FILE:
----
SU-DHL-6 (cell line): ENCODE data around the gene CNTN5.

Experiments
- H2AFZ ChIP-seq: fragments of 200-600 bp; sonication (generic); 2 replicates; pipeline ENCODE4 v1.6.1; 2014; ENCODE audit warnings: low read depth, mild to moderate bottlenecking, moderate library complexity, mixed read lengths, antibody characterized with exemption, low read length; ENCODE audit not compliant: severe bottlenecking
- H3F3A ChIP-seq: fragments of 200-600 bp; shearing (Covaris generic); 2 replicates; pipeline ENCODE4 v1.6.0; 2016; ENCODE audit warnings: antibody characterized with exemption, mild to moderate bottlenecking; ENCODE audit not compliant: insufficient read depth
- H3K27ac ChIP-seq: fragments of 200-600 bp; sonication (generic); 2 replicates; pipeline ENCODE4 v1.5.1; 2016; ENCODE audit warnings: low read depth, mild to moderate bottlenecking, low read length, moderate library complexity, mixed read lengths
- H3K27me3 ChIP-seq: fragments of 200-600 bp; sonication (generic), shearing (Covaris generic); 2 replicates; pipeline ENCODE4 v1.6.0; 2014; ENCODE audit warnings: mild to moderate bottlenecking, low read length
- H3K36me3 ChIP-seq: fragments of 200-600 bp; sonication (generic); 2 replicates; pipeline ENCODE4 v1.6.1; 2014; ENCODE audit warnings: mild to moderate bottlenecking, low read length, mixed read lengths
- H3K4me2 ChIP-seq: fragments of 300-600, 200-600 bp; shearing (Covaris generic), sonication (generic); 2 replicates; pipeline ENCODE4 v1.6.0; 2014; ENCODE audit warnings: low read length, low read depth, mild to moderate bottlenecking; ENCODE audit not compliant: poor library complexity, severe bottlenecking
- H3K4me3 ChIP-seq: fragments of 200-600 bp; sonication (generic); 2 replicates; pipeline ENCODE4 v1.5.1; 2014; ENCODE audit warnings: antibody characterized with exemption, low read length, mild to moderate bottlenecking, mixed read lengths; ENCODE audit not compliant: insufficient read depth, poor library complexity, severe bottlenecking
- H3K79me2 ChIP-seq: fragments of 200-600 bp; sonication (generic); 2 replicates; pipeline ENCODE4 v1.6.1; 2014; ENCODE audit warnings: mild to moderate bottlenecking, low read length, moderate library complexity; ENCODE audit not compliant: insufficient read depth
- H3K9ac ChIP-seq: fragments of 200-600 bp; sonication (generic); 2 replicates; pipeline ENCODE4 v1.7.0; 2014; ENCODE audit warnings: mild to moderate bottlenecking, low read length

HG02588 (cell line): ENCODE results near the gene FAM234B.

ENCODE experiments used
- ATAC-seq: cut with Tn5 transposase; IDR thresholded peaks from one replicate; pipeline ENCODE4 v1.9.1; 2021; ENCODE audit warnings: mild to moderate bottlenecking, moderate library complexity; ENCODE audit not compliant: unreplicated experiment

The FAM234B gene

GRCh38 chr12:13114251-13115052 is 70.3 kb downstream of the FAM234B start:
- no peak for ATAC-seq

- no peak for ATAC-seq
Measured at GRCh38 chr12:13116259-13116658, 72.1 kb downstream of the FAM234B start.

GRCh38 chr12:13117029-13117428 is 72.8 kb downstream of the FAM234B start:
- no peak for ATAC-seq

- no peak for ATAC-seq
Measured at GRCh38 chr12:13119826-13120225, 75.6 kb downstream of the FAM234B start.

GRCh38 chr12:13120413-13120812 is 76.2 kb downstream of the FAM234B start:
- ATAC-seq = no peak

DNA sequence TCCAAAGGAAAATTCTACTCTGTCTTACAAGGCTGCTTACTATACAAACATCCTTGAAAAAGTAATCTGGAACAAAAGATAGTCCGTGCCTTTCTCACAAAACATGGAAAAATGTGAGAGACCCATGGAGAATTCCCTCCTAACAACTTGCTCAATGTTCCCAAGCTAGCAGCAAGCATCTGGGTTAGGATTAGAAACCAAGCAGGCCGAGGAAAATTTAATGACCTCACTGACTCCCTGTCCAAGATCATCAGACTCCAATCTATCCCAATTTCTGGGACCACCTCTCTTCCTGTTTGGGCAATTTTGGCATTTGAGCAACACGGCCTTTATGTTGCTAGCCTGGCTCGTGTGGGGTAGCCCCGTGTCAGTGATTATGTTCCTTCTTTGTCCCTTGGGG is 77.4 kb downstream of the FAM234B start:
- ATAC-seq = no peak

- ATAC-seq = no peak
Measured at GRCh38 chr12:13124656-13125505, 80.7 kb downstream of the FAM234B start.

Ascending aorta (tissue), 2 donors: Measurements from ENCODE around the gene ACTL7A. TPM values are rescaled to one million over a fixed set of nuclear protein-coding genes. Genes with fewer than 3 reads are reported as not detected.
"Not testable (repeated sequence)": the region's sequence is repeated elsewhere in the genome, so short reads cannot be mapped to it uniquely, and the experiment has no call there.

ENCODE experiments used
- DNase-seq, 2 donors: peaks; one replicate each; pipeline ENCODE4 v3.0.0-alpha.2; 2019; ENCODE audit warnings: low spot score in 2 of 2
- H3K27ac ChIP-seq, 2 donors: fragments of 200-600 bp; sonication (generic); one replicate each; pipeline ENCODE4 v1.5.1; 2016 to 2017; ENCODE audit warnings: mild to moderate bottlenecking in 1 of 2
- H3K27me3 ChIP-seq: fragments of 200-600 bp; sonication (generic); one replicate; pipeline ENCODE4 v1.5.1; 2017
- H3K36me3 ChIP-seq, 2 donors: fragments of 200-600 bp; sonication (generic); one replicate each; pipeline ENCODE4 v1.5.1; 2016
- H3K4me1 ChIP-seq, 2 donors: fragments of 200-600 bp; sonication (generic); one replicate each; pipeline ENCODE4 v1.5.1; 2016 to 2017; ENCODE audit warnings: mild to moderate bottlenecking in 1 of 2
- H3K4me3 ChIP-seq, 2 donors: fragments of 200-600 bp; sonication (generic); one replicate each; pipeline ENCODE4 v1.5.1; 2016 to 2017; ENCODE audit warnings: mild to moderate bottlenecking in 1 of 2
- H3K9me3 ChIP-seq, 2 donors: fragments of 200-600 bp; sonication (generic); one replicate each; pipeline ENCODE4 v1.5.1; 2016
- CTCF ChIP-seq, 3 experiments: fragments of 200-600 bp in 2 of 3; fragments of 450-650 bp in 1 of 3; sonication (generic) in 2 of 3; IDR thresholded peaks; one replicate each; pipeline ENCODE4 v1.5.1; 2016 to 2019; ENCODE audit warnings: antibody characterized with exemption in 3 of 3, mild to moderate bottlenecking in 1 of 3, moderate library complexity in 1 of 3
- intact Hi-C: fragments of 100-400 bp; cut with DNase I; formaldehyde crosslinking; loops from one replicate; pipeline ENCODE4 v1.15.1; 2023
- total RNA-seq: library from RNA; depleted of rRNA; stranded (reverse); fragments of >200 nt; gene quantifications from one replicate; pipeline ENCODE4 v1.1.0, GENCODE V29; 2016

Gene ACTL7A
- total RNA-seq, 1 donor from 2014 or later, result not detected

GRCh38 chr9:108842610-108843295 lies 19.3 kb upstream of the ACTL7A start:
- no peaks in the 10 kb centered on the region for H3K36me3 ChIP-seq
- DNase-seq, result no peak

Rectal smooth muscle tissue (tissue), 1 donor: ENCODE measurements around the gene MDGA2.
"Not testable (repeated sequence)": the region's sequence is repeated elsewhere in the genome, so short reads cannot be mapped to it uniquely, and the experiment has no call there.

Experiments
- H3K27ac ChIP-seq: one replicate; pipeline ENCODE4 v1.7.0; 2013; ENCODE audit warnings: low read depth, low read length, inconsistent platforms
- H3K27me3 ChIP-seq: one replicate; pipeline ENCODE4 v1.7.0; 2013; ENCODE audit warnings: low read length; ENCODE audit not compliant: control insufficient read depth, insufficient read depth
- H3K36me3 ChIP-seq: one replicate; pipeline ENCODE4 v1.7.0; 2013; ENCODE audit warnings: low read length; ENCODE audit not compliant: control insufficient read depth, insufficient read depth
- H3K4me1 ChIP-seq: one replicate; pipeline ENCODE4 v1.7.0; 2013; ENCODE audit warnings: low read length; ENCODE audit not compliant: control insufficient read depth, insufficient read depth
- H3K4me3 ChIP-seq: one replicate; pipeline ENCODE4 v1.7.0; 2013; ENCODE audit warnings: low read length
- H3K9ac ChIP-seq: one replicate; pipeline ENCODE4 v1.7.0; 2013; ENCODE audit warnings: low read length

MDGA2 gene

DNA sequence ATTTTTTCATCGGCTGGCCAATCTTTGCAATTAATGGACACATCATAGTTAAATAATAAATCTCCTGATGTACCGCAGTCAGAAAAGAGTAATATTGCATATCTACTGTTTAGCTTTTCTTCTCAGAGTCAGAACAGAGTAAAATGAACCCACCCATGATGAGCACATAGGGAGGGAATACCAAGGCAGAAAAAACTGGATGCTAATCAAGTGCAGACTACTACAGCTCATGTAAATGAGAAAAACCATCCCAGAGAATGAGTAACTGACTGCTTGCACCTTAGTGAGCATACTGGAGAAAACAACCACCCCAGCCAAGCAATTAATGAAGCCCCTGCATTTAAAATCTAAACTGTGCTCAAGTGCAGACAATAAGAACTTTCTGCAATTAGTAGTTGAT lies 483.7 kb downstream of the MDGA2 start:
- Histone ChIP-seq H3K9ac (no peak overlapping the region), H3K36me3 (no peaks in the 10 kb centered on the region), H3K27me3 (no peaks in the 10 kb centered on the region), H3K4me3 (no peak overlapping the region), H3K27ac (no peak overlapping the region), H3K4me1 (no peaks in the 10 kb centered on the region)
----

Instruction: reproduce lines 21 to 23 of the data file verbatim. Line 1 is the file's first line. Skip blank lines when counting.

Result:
- no peak for ATAC-seq

- no peak for ATAC-seq
Measured at GRCh38 chr12:13119826-13120225, 75.6 kb downstream of the FAM234B start.